The deputy has asked Mr Cowen about the infamous Fianna Fail tent at the Galway races which he said was meeting place for many of the leading developments and construction companies who had given “serious donations to your party over the years” and many of whom had ended up in NAMA.
Mr Higgins wanted to know if the close relationship with developers impacted on government policy.
“No its not the case at all. You couldn’t get a winner in the Galway tent never mind anything else” said Mr Cowen.
The former Taoiseach insisted there was a lot of mythology around contracts being signed in the tent but if that was the case “why would we bring the media to sit down” there as well. “Its all nonsense.”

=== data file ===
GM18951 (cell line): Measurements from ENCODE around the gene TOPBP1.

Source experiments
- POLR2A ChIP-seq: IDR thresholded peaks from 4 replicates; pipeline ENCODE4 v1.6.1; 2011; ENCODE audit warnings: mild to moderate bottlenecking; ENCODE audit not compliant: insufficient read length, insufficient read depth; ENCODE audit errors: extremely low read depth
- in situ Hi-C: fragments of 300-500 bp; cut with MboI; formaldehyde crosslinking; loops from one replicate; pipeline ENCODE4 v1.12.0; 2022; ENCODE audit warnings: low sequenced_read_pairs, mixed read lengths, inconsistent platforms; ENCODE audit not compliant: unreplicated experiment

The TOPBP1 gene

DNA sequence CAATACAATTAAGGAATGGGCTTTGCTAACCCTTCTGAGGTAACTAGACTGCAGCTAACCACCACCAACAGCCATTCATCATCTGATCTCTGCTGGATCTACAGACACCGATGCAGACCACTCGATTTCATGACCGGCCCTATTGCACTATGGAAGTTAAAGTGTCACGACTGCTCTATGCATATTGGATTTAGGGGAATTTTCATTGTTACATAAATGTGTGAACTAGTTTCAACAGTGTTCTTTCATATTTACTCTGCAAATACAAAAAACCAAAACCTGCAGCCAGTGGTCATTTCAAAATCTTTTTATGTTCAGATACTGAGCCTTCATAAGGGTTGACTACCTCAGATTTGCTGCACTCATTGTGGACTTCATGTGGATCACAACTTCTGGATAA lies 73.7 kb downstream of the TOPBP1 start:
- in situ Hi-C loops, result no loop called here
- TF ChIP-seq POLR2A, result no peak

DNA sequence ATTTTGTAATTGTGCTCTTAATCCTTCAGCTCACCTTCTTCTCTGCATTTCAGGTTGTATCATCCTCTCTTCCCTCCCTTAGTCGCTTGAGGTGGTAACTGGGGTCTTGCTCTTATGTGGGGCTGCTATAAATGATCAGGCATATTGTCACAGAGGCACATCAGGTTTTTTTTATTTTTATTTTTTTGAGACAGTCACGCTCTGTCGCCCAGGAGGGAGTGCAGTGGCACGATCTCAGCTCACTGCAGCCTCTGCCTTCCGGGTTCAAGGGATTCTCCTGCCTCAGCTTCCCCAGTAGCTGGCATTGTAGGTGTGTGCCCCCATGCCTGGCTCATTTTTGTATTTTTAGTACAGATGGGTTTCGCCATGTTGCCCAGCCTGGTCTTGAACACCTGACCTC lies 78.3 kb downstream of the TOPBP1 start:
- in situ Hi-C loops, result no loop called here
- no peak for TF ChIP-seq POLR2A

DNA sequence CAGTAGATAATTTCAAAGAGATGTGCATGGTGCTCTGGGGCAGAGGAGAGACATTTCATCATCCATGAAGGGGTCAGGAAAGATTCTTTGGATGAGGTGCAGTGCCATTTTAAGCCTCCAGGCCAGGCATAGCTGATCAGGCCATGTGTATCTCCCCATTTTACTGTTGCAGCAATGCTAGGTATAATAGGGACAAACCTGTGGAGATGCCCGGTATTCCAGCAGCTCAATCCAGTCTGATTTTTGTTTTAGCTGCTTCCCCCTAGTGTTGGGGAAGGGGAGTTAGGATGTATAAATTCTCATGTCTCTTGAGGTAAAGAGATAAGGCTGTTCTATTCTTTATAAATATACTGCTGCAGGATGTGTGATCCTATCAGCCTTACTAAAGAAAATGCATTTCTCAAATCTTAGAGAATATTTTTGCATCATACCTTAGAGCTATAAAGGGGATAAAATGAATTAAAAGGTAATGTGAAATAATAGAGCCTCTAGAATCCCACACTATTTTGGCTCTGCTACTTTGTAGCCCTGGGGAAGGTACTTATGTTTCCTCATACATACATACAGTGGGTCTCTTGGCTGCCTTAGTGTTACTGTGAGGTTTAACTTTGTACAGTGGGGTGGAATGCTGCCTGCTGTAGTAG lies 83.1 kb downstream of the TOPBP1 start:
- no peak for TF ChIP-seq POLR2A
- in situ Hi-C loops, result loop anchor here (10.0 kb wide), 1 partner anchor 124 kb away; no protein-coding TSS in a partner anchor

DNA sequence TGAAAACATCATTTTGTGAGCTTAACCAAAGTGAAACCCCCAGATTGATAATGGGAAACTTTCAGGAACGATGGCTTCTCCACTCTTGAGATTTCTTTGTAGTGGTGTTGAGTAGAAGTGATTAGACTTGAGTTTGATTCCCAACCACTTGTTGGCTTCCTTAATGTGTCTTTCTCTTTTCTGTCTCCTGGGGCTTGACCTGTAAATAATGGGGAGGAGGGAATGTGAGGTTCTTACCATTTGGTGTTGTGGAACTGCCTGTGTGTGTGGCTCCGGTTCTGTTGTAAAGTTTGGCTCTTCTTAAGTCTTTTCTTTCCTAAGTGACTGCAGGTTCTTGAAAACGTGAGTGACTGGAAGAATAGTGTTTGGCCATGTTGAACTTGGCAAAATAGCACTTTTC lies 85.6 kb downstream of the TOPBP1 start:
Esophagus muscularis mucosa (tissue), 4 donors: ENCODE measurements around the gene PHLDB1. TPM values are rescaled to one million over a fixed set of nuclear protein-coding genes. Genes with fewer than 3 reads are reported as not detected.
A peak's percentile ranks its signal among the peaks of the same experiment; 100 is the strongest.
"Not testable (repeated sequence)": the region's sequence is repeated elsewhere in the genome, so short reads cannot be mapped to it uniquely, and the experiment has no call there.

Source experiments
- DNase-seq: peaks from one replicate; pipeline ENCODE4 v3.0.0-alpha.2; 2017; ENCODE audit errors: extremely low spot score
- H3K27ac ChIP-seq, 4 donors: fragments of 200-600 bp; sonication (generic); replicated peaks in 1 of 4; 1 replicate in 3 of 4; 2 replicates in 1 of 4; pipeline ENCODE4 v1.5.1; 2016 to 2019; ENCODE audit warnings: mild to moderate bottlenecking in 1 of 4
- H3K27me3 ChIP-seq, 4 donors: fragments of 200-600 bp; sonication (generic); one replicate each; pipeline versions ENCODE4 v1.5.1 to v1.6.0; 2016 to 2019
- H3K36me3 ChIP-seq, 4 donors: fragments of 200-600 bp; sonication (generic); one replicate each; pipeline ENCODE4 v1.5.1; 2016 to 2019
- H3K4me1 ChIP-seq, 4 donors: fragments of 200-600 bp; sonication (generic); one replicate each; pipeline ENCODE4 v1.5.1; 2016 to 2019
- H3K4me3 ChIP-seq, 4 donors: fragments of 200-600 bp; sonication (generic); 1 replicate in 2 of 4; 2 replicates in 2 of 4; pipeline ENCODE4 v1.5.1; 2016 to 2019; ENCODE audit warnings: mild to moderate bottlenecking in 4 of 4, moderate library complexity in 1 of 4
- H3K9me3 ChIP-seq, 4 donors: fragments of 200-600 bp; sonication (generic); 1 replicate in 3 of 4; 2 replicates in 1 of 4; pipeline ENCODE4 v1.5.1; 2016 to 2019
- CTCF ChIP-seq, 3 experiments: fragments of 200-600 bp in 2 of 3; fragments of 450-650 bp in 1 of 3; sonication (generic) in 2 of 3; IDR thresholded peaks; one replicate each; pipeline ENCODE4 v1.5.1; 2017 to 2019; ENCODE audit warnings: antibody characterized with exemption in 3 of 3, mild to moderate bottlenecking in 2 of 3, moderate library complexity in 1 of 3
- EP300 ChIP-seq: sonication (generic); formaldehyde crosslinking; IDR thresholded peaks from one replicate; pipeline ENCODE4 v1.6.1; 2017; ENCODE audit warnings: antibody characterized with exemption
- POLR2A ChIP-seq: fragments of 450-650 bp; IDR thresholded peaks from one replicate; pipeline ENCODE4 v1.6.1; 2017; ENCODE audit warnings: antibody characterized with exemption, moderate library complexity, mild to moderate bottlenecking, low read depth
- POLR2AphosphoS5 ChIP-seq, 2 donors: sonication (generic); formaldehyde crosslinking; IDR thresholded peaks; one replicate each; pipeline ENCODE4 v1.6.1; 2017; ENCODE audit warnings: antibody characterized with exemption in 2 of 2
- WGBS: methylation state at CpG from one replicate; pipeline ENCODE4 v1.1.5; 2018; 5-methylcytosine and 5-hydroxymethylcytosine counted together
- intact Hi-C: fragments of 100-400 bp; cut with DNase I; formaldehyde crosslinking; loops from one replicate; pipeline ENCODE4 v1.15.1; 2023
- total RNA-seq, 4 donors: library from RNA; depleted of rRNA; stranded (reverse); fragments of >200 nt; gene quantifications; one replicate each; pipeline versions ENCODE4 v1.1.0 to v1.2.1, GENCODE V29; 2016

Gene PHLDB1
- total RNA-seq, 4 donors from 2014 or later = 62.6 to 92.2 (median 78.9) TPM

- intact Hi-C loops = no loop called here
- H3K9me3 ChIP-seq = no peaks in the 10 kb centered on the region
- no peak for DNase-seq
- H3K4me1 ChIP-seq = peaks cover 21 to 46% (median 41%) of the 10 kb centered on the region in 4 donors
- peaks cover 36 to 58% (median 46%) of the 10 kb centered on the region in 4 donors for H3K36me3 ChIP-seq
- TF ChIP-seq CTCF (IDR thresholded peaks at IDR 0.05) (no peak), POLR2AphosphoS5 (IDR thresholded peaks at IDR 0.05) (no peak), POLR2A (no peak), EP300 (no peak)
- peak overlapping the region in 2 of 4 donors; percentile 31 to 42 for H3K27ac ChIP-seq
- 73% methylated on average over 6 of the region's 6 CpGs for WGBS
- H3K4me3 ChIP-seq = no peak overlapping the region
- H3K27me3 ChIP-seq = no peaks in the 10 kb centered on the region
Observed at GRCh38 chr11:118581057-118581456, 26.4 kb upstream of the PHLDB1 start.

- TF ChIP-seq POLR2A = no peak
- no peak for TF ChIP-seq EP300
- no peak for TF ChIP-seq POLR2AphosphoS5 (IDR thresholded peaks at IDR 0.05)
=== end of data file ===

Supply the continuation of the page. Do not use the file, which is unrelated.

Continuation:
Mr Cowen said he had never been influenced by the property sector. “No, I’m my own man. I can give you an absolute unequivocal assurance” that any decision he took on public policy was taken in the public interest.
“I am my own man and always have been and I’m very proud of that. I haven't been involved in any of this sort of nonsense at all”.
He also asked of developers were giving large donations to the Fianna Fail party in government why had the party been “in constant debt” during his time in office.
Deputy Joe Higgins wanted to know if there was conflict for the Central Bank and Financial Regulator in regulating while at the same time promoting Ireland as a centre for financial service, Mr Cowen replied: “there seems to have been some confusion in someones mind as to the role they had. but he did not believe this was conscious. it seemed to be more of a cultural thing.”
He made the point that only 3pc of lending was by banks in the IFSC and the problem was in main street banks “in our own retail banks”.
The whole problem about the crisis, he added, had been misjudgement of risk.
Ireland had more regulatory interventions than Spain but still had a crisis.